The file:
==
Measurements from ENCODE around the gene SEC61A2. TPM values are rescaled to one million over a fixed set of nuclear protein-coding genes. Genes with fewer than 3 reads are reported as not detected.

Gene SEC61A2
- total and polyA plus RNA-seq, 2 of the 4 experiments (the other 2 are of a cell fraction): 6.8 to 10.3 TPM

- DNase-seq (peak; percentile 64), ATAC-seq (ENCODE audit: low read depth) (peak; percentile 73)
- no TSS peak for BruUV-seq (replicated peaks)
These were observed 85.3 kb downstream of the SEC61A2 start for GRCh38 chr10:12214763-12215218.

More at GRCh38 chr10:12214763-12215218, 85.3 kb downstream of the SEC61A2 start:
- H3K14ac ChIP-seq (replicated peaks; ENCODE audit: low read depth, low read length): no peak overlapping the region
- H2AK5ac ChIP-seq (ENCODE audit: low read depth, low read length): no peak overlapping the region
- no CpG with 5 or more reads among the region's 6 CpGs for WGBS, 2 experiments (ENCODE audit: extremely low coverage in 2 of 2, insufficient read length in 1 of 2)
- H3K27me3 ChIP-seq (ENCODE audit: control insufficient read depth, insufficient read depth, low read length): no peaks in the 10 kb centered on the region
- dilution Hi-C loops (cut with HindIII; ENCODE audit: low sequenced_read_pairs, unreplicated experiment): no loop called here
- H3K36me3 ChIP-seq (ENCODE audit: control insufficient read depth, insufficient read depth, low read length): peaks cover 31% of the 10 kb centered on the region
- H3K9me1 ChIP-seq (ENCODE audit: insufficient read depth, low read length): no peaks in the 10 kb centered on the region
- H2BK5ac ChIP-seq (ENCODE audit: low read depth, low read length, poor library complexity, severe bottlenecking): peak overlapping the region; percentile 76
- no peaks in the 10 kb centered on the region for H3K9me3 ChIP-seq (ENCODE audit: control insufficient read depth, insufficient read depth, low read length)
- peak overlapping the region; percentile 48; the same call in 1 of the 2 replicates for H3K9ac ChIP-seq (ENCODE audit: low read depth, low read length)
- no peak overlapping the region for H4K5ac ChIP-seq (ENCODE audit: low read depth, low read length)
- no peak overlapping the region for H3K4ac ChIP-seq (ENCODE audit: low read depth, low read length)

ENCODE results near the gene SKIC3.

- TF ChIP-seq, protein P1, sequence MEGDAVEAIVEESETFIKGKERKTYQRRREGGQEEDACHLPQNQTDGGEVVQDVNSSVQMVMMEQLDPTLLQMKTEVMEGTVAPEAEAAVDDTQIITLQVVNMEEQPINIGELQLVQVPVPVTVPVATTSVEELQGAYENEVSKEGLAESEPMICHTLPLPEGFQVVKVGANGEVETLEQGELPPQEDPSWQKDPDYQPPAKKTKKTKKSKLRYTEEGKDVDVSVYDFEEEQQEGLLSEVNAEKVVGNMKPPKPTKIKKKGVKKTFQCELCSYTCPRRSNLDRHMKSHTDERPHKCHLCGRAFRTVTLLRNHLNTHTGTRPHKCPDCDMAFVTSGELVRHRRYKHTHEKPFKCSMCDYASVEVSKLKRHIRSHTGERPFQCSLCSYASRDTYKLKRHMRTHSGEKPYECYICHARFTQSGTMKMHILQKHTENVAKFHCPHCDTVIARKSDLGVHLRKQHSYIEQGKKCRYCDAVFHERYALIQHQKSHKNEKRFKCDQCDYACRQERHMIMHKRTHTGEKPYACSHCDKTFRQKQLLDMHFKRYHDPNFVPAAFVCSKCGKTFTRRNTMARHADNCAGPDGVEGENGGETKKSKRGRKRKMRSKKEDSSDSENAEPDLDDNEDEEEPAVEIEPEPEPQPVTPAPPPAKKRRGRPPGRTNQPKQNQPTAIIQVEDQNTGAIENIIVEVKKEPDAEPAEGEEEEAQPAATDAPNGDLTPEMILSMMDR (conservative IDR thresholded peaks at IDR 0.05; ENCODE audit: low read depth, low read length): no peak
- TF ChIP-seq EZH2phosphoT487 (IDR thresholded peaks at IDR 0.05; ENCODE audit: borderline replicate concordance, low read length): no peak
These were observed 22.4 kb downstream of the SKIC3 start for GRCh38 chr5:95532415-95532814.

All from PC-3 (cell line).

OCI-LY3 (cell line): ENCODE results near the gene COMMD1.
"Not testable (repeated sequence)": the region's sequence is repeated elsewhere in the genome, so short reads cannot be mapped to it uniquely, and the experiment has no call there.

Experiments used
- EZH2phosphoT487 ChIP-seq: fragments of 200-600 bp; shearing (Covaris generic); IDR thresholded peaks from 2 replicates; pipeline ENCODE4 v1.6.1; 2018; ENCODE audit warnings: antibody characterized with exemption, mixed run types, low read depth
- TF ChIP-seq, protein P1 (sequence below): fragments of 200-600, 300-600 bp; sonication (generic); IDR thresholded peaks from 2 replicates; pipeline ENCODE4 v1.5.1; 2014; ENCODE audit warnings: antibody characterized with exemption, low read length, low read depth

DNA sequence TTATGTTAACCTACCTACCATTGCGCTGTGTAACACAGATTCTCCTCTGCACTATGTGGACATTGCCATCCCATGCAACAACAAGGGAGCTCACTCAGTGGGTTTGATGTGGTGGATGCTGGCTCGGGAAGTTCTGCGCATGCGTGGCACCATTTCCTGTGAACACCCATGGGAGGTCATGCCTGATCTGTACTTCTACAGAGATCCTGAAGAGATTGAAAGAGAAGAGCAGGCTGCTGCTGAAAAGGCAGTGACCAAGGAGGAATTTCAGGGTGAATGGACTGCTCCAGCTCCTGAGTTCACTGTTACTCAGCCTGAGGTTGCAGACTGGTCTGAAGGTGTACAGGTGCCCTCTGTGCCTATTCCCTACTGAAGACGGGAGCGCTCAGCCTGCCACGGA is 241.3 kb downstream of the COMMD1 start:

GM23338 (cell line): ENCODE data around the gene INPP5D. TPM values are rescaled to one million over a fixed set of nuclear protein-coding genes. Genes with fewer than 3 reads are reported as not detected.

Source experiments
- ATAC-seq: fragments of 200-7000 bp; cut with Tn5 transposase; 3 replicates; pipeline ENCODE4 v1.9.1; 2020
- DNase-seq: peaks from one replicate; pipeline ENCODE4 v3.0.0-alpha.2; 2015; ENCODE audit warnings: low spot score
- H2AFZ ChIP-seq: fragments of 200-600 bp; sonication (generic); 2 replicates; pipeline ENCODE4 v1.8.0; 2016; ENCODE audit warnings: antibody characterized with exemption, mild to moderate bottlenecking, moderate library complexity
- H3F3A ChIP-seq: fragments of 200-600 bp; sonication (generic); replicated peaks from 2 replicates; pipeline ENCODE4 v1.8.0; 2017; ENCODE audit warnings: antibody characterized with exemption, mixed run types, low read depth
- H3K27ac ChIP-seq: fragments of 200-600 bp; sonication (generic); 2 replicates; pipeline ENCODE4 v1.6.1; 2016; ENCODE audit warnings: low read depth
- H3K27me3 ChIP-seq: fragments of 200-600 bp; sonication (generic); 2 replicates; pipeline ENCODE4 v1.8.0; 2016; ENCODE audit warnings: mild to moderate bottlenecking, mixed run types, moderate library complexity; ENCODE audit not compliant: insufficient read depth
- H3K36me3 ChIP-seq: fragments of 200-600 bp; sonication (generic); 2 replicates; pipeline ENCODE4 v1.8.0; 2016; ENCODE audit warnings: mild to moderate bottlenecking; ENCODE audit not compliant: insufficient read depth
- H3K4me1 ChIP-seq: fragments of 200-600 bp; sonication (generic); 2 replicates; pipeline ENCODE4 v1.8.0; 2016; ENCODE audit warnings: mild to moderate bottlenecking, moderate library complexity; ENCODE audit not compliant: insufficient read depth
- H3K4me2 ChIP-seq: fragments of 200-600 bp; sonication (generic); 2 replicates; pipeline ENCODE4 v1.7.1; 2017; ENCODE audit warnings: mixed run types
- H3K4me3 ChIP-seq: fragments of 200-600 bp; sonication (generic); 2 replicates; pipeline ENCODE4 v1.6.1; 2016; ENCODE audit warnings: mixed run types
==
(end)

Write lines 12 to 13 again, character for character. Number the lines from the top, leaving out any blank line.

- dilution Hi-C loops (cut with HindIII; ENCODE audit: low sequenced_read_pairs, unreplicated experiment): no loop called here
- H3K36me3 ChIP-seq (ENCODE audit: control insufficient read depth, insufficient read depth, low read length): peaks cover 31% of the 10 kb centered on the region